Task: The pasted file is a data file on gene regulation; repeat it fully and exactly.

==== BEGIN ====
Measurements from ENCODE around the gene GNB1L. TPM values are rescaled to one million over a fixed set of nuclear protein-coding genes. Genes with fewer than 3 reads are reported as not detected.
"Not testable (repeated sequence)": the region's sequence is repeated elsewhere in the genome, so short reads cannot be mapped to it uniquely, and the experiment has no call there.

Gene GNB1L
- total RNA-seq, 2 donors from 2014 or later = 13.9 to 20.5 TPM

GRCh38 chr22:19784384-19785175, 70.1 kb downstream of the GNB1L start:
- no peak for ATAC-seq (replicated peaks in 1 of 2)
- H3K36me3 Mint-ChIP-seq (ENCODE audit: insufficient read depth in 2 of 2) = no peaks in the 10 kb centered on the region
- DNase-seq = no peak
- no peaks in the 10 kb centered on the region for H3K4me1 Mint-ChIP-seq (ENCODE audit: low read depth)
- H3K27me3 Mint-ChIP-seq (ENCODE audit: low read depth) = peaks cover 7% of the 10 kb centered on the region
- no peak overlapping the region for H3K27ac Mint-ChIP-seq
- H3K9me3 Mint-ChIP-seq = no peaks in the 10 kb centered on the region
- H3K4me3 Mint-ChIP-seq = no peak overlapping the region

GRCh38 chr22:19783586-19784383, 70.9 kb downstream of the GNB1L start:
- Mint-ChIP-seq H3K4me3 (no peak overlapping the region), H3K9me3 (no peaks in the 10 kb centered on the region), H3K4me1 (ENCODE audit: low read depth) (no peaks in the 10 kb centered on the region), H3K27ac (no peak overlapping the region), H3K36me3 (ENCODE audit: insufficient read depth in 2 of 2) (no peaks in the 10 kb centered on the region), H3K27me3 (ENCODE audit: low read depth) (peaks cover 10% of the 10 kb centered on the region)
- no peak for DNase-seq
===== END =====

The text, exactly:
Measurements from ENCODE around the gene GNB1L. TPM values are rescaled to one million over a fixed set of nuclear protein-coding genes. Genes with fewer than 3 reads are reported as not detected.
"Not testable (repeated sequence)": the region's sequence is repeated elsewhere in the genome, so short reads cannot be mapped to it uniquely, and the experiment has no call there.

Gene GNB1L
- total RNA-seq, 2 donors from 2014 or later = 13.9 to 20.5 TPM

GRCh38 chr22:19784384-19785175, 70.1 kb downstream of the GNB1L start:
- no peak for ATAC-seq (replicated peaks in 1 of 2)
- H3K36me3 Mint-ChIP-seq (ENCODE audit: insufficient read depth in 2 of 2) = no peaks in the 10 kb centered on the region
- DNase-seq = no peak
- no peaks in the 10 kb centered on the region for H3K4me1 Mint-ChIP-seq (ENCODE audit: low read depth)
- H3K27me3 Mint-ChIP-seq (ENCODE audit: low read depth) = peaks cover 7% of the 10 kb centered on the region
- no peak overlapping the region for H3K27ac Mint-ChIP-seq
- H3K9me3 Mint-ChIP-seq = no peaks in the 10 kb centered on the region
- H3K4me3 Mint-ChIP-seq = no peak overlapping the region

GRCh38 chr22:19783586-19784383, 70.9 kb downstream of the GNB1L start:
- Mint-ChIP-seq H3K4me3 (no peak overlapping the region), H3K9me3 (no peaks in the 10 kb centered on the region), H3K4me1 (ENCODE audit: low read depth) (no peaks in the 10 kb centered on the region), H3K27ac (no peak overlapping the region), H3K36me3 (ENCODE audit: insufficient read depth in 2 of 2) (no peaks in the 10 kb centered on the region), H3K27me3 (ENCODE audit: low read depth) (peaks cover 10% of the 10 kb centered on the region)
- no peak for DNase-seq